For Immediate Release
Matthew Allee, (202) 580-6922 or email@example.com
Constitution Project Applauds First Steps in New State Secrets Policy
WASHINGTON - Attorney General Eric Holder announced today a new policy tightening
the standards for when executive agencies may assert the state secrets
privilege to prevent disclosure of national security secrets in
litigation. The announcement marks a shift in policy away from the
broad assertions of secrecy previously made by both the Bush and Obama
administrations in such cases. The Constitution Project welcomes
today's announcement by the Department of Justice as an important first
step in the right direction, defining and limiting the ability of the
executive branch to assert the privilege. However, the Constitution
Project calls on the administration and Congress to support legislation
to protect and clarify the role of the courts in determining whether
the state secrets privilege properly applies in given cases.
In a memorandum to the heads of all executive branch departments
and agencies, Attorney General Holder laid out the procedures for new
assertions of the state secrets privilege, providing a much-needed
higher standard for assertion of the privilege and for important
multiple reviews and approvals before final sign off from the attorney
general. To prevent the reoccurrence of past abuses, Holder
specifically said the privilege would not be used to "conceal
violations of the law, inefficiency or administrative error" or to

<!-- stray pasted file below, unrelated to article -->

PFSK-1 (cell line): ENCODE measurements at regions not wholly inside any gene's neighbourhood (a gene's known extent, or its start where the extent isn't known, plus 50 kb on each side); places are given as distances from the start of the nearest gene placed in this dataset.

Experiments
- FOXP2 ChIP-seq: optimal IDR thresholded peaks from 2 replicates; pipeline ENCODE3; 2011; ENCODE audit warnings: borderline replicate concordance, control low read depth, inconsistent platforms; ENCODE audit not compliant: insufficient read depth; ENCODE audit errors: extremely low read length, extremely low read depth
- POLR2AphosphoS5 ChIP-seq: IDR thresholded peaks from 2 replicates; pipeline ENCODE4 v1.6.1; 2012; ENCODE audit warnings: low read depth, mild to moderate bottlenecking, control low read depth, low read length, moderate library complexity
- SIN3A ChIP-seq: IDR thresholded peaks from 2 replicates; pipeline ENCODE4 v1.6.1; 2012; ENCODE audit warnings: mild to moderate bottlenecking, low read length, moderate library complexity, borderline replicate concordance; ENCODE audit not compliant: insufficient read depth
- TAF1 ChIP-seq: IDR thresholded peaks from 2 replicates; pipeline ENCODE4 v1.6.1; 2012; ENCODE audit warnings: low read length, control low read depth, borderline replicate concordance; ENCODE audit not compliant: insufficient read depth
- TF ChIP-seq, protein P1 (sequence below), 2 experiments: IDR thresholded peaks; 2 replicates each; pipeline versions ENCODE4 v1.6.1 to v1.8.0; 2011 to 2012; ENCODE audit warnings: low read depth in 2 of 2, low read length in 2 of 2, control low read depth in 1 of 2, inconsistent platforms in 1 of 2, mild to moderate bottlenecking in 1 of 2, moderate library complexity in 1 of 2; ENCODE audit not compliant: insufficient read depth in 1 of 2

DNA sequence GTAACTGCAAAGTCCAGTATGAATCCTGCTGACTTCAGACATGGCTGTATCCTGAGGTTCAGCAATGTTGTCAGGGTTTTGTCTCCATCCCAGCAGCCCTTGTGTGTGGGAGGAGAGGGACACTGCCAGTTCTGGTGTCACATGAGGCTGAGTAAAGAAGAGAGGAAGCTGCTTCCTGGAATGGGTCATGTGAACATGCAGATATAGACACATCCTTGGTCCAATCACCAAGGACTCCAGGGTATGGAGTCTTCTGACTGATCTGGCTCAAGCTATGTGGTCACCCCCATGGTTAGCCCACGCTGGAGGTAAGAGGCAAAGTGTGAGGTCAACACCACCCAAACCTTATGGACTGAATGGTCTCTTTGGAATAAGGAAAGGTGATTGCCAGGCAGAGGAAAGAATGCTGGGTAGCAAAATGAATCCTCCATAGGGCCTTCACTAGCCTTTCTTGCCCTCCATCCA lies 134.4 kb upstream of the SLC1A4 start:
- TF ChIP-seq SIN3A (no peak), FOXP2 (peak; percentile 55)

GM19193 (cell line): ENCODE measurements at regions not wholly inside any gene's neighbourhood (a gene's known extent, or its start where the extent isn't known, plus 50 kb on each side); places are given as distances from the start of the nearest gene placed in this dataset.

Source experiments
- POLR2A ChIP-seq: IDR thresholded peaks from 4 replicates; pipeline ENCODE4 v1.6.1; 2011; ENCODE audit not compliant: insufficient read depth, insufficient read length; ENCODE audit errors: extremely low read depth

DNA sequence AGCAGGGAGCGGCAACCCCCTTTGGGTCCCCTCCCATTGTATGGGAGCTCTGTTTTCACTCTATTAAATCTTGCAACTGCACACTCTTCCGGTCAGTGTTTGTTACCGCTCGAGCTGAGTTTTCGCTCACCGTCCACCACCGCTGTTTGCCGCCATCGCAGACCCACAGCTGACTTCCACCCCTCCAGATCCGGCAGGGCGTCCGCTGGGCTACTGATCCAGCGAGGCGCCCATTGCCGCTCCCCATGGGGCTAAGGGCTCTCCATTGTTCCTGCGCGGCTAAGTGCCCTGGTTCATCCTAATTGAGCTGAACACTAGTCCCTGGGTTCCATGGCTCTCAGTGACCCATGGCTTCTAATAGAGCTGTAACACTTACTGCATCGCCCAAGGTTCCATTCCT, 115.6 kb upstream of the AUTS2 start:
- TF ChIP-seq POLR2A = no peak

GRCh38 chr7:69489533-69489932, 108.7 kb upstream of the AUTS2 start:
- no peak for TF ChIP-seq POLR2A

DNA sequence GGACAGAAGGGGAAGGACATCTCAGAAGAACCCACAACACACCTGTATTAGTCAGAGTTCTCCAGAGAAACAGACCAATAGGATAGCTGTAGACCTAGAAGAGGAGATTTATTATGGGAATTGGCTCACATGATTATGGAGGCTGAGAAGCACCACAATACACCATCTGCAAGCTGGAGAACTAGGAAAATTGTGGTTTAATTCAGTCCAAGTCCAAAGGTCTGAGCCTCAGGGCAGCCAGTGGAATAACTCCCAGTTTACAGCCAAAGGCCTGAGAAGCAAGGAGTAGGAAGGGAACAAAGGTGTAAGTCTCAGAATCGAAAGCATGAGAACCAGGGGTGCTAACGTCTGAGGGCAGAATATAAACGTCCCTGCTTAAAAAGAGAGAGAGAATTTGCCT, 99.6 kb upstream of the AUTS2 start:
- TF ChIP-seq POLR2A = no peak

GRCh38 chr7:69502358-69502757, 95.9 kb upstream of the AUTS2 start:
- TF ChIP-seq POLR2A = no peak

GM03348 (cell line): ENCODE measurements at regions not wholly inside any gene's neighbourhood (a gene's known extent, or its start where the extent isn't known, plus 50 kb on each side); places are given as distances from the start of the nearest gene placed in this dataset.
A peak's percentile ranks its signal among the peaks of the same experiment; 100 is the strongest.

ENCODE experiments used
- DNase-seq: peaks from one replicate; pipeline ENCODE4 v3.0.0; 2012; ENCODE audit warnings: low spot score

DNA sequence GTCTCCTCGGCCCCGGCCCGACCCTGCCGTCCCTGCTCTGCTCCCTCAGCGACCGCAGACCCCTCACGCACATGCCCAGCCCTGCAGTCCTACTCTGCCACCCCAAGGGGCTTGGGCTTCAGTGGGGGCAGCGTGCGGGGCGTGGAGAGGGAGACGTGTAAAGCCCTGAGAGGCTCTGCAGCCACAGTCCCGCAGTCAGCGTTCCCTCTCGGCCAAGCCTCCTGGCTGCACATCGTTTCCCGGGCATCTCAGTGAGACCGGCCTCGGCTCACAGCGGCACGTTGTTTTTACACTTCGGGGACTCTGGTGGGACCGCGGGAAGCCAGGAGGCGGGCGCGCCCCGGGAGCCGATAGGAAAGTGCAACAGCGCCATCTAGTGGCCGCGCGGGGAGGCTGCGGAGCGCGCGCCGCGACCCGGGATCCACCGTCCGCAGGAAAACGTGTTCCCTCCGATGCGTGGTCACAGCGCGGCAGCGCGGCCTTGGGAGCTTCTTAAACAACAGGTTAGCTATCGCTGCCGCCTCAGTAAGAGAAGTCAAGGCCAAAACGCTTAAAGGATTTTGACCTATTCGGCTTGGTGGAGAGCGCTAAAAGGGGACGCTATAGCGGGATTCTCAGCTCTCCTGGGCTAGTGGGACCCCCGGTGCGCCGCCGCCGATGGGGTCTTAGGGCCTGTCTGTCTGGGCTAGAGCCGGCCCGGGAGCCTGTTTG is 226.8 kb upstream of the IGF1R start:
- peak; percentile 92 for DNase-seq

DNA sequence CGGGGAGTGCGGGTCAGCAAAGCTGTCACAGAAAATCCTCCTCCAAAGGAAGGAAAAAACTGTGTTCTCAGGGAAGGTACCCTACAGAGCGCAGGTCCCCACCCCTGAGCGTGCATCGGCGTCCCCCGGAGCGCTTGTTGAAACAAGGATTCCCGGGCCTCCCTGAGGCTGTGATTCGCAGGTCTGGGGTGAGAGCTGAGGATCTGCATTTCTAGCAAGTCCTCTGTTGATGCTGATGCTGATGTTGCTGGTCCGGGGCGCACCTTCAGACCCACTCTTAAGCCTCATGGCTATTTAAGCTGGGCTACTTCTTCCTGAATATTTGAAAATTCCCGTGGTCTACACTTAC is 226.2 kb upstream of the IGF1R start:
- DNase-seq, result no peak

prevent embarrassment of government officials. Recognizing the
appropriate role of the legislative branch, the policy requires regular
reports to Congress on the use of the assertion, and also provides that
if the government asserts the privilege but the case raises credible
allegations of government wrongdoing, the Justice Department will refer
those cases to the relevant agency's Inspector General for
The following may be attributed to Sharon Bradford Franklin, Senior Counsel for the Constitution Project:
"The Obama administration has taken a significant and
commendable first step in reining in the overbroad assertions of
secrecy that have too often blocked litigation of cases involving
national security policies. We welcome this new policy establishing
tighter standards, a thorough review process, and increased oversight
by Congress and Inspectors General. However, much work remains to
safeguard the role of courts in evaluating the evidence to determine
the validity of the government's claim for the need for secrecy. We
call on Congress to promptly pass legislation to clarify that judges,
and not the executive branch, have the final say about whether disputed
evidence is subject to the privilege."
In February, just before oral arguments in Mohamed v. Jeppesen
Dataplan, the Constitution Project called on Attorney General Holder to
reverse the position taken by the Bush administration in this case, and
to consent to having the trial judge review the evidence claimed to be
secret and determine whether enough non-privileged evidence is
available for the case to proceed. To see the letter sent to the
attorney general, go to: http://www.
In 2007, the Constitution Project released a report signed by a
broad bipartisan coalition that endorsed reforming the state secrets
privilege. The report is available at: http://www.
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The Constitution Project is a politically independent think tank established in 1997 to promote and defend constitutional safeguards. More information about the Constitution Project is available at http://constitutionproject.org/.